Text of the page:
Consensus and balance were crucial in drafting a document that captured current progress and helped guide discussions towards a legally binding treaty aimed at the conservation and sustainable use of marine biodiversity of areas beyond national jurisdiction, delegates stressed in interactive dialogues during the second day of the Intergovernmental Conference on the matter. (See also Press Release SEA/2069.)
“It is time to switch gears,” stated Egypt’s representative, speaking for the “Group of 77” developing countries and China. It was also time to use all available resources to prepare a working document that would aid discussion in developing the new instrument, he stressed.
Echoing that stance, Barbados’ representative, speaking for the Caribbean Community, stressed: “We are long past the point of non-papers.” She urged that the draft text guiding such discussions be available by June.
Other delegates, including the representative of Samoa, also requested that such a text be circulated in advance so that nations which lacked resources had sufficient time to review it. That document, she added, should be ambitious and realistic.
However, the Russian Federation’s delegate pointed out that, in the spirit of consensus, the text should not prejudge any options. Instead, it should define areas for future discussion.
President of the Conference Rena Lee (Singapore) informed delegates that the text — an aid to discussion — would put the Conference on the pathway towards a treaty. While she had not decided on the skeleton of the paper, she assured the Conference participants that the document would be succinct, with a goal to keeping the page limit reasonable. She also emphasized that delegates would have sufficient time to review it before the first session in September.
Taking up the formation of the Bureau, the Conference, by consensus, applied the General Assembly’s Rules of Procedure mutatis mutandis. Most delegates expressed support for a 15-member Bureau with a procedural mandate. Because the Bureau would assist the President on procedural matters, she asked if those members should work in their national or personal capacity.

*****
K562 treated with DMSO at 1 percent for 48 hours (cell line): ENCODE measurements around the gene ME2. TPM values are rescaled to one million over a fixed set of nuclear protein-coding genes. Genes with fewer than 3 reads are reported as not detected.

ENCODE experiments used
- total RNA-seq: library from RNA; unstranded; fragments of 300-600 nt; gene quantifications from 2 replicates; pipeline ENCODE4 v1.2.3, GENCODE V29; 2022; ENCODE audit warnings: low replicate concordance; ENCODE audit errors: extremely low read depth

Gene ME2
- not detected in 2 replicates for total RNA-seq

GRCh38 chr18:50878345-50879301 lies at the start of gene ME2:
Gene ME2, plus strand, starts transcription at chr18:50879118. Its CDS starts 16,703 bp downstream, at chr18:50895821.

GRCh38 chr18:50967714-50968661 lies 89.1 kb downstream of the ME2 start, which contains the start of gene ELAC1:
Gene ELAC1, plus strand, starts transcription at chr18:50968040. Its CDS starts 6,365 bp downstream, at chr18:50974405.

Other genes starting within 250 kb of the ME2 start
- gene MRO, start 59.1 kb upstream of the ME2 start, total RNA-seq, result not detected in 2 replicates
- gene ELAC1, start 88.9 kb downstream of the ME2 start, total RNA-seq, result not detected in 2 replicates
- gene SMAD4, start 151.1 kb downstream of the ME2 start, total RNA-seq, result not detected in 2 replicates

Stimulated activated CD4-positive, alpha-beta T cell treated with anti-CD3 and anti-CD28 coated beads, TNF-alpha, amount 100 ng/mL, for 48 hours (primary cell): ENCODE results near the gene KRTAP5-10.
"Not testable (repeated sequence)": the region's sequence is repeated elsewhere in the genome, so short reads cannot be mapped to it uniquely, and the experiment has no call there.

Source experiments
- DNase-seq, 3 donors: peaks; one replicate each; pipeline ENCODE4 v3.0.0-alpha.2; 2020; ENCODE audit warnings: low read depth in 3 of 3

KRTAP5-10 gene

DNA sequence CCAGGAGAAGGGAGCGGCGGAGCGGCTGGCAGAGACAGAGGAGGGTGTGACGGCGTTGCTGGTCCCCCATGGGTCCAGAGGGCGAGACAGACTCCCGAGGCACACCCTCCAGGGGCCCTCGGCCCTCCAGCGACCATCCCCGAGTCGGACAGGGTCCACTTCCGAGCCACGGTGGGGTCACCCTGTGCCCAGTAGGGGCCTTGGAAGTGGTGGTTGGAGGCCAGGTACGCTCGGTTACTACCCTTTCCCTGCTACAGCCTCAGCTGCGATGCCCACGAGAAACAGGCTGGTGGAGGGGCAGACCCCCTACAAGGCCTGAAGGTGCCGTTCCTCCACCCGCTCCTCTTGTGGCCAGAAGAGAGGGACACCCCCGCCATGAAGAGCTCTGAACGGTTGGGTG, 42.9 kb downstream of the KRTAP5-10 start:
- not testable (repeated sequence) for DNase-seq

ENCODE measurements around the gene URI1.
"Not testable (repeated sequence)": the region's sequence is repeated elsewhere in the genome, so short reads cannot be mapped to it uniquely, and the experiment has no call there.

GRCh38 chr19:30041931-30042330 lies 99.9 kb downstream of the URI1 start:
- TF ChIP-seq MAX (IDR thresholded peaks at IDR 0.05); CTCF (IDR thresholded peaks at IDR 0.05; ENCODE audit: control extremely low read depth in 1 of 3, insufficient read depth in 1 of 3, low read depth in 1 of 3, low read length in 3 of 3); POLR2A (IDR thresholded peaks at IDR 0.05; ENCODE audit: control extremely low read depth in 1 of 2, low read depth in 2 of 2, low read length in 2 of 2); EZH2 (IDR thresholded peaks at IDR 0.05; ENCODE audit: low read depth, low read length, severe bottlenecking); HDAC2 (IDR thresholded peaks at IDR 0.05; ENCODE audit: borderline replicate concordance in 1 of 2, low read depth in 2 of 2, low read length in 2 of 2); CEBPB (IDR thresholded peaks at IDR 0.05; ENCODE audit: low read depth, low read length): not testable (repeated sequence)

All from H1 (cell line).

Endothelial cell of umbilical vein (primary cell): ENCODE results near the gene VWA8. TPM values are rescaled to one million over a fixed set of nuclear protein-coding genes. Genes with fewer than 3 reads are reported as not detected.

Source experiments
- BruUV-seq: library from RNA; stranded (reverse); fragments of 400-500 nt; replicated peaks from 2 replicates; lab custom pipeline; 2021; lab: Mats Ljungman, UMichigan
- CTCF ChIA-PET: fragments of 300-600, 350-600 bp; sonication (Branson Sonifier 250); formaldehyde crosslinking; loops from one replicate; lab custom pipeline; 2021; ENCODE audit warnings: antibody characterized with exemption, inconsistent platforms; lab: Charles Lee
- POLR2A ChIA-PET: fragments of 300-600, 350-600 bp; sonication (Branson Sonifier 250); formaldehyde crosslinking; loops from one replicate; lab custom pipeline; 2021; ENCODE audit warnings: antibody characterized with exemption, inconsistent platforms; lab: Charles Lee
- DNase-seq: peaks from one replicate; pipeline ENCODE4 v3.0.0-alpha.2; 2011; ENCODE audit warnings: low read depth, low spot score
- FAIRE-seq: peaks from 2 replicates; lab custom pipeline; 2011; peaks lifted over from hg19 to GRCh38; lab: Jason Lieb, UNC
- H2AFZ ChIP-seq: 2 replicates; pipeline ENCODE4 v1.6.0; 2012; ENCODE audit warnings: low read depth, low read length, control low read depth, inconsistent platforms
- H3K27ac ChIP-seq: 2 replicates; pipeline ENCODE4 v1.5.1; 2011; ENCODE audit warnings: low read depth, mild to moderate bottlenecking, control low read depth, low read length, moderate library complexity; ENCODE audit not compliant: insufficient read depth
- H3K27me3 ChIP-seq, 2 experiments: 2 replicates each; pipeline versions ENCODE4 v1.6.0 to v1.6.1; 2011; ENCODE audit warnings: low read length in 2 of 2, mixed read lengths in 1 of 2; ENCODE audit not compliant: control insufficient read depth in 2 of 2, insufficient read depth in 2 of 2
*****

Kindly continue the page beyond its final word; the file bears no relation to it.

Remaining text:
The representative of Algeria, speaking for the African Group, said that size and capacity were linked. Vice-Presidents should serve in personal capacity rather than national capacity, he said, cautioning that if delegations abused the process by changing the representative, the Conference might end up with a bureau that was not united.
Maldives’ representative, speaking for the Alliance of Small Island States, said that, while his counterpart from Algeria had voiced a legitimate concern, logistically speaking, it was better that Bureau members served in their national capacity.
Still, the Russian Federation’s delegate said that the number of Bureau members should be defined by their function. Fifteen members were not necessary, and two from each group would be more sensible.
After consulting with the Group, Algeria’s representative referred to the footnote of Rule 30 of the General Assembly Rules of Procedure, by which, according to the directive on proportional representation for regional groups, the African Group should have four members in the Bureau of the Conference.
However, he went on to say that, in the spirit of compromise, the Group was willing to agree to the President’s proposal of three Bureau members per regional group. Nonetheless, he requested that it be put on record that the Group’s agreement not represent a precedent for the processes in the negotiation of international treaties.
The Conference then, by consensus, agreed to establish the Bureau consisting of 15 Vice-Presidents with 3 per regional group on the understanding that the decision on the Conference did not represent precedence in other international treaties.
Turning to the organization of work for the first substantive session work in September, delegates stressed the need to balance a flexible approach with as much efficiency as possible. Several called for all four thematic elements to be discussed in such a manner. It was also important the Conference should move beyond the discussion in the Preparatory Committee towards a zero draft.
However, while concerns were voiced that consideration of cross-cutting issues could become a discussion of abstract issues in a vacuum, Iceland’s representative underscored that there was no magic formula for conducting a conference. Instead, he urged delegates to think through “where we are going” and then figure out “how to get there”.
The President also said the structure of the discussions would depend on the documents — her “homework” — that she would work on in the ensuing months. However, it was clear that discussions would include the four thematic clusters: marine genetic resources including access and benefit sharing; area based management tools including marine protected areas; environmental impact assessment; and capacity-building and transfer of marine technology.
During the meeting, the Conference Secretary read out a statement on the financial status of the Voluntary Trust Fund established by General Assembly resolution 69/292. Responding to delegates’ questions about funding and future dates, she said that it was logistically difficult to find dates for the two weeks of meetings at Headquarters. In addition, she provided information on the availability for funding for delegates.
Also speaking today were representatives of Nauru (for the Pacific small island developing States), Japan, United States, Canada, China, Norway, Morocco, Argentina, Mexico, Bangladesh, Chile, New Zealand, Brazil, Australia, Peru, Federated States of Micronesia, Kenya and Mauritius.
The Intergovernmental Conference will reconvene at 10 a.m. on Wednesday, 18 April.